Now, getting back to Japanese adjectives. Historically, there are five distinct base forms of Japanese verbs, two of which are of concern to us, here: the predicative, the form used for the main verb of the sentence; and the attributive/substantival, used for the verb/adjective of relative clauses and when using a verb/adjective as a noun. One thing that differs between spoken and written Japanese is that spoken Japanese has replaced the predicative form of verbs and adjectives with the attributive form.

Going back to our examples from last time (and noting that we're now into the realm of written Japanese, my knowledge of which rates just above nonexistent), "the dog is bad" would be written "inu wa warushi" (predicative form), while "bad dog"/"dog that is bad" would be "waruki inu" (attributive form; note also that 'waruki' has become 'warui' in the spoken language). Both predicative and attributive forms are the same for 'kamitsuku' in modern written Japanese, so I'll use a different verb for the example. "the dog eats" would be "inu wa taburu", and "eating dog"/"dog that is eating" would be "tabu inu" (note that the verb has changed to 'taberu' in spoken Japanese).

I've done a tiny bit of looking into the matter in Korean, and it appears there is also a difference in predicative and attributive forms there, as well. This is an interesting piece of information, as it indicates that in Korean (and in older Japanese) this predicative/attributive difference took the place of the relative pronouns in English and other Indo-European languages ('that', 'which', etc.). Of course spoken Japanese has lost this interesting trait, replacing it with analytical methods, where the position of the verb/adjective alone indicates whether it's the main verb of a sentence or the verb of a relative clause.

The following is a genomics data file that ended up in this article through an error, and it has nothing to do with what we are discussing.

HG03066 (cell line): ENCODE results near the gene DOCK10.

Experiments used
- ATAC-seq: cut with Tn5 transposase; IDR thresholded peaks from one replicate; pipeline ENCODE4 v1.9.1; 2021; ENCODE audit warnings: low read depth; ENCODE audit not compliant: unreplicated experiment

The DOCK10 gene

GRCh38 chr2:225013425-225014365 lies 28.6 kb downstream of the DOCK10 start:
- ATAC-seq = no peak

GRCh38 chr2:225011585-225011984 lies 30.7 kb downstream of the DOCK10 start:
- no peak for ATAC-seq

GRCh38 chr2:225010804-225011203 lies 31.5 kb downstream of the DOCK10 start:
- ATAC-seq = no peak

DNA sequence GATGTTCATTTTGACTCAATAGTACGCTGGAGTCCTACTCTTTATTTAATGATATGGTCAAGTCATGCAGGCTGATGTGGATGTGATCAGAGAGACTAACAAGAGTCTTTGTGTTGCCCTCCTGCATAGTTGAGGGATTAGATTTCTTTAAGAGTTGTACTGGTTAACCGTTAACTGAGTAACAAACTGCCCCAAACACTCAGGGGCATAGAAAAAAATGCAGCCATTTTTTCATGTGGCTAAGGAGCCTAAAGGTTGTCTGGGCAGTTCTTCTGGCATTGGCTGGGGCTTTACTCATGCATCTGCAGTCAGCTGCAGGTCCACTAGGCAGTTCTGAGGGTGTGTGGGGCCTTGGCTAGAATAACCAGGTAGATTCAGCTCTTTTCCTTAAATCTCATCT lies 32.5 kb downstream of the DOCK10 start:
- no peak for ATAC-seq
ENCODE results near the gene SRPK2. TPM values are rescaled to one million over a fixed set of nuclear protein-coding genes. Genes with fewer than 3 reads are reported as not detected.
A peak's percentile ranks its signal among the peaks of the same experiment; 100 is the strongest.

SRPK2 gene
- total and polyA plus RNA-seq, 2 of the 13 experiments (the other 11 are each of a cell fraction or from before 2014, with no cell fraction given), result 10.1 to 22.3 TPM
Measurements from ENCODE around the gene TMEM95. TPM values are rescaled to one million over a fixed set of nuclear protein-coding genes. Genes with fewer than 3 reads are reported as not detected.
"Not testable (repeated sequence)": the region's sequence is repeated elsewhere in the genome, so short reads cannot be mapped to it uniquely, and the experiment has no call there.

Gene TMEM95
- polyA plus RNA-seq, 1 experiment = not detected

Moving on to a different but related topic. Unfortunately, as attractive to me as the idea of a language where verbs and adjectives are one in the same is, there is some evidence in Japanese to the contrary, and this characteristic seems to me to be something Japanese (and by correlation Korean) evolved, rather than initially possessed in the language's original form (although it's not impossible that Japanese merely lost such an initial form and later reconstructed the functionality through different means; unlikely, but not impossible).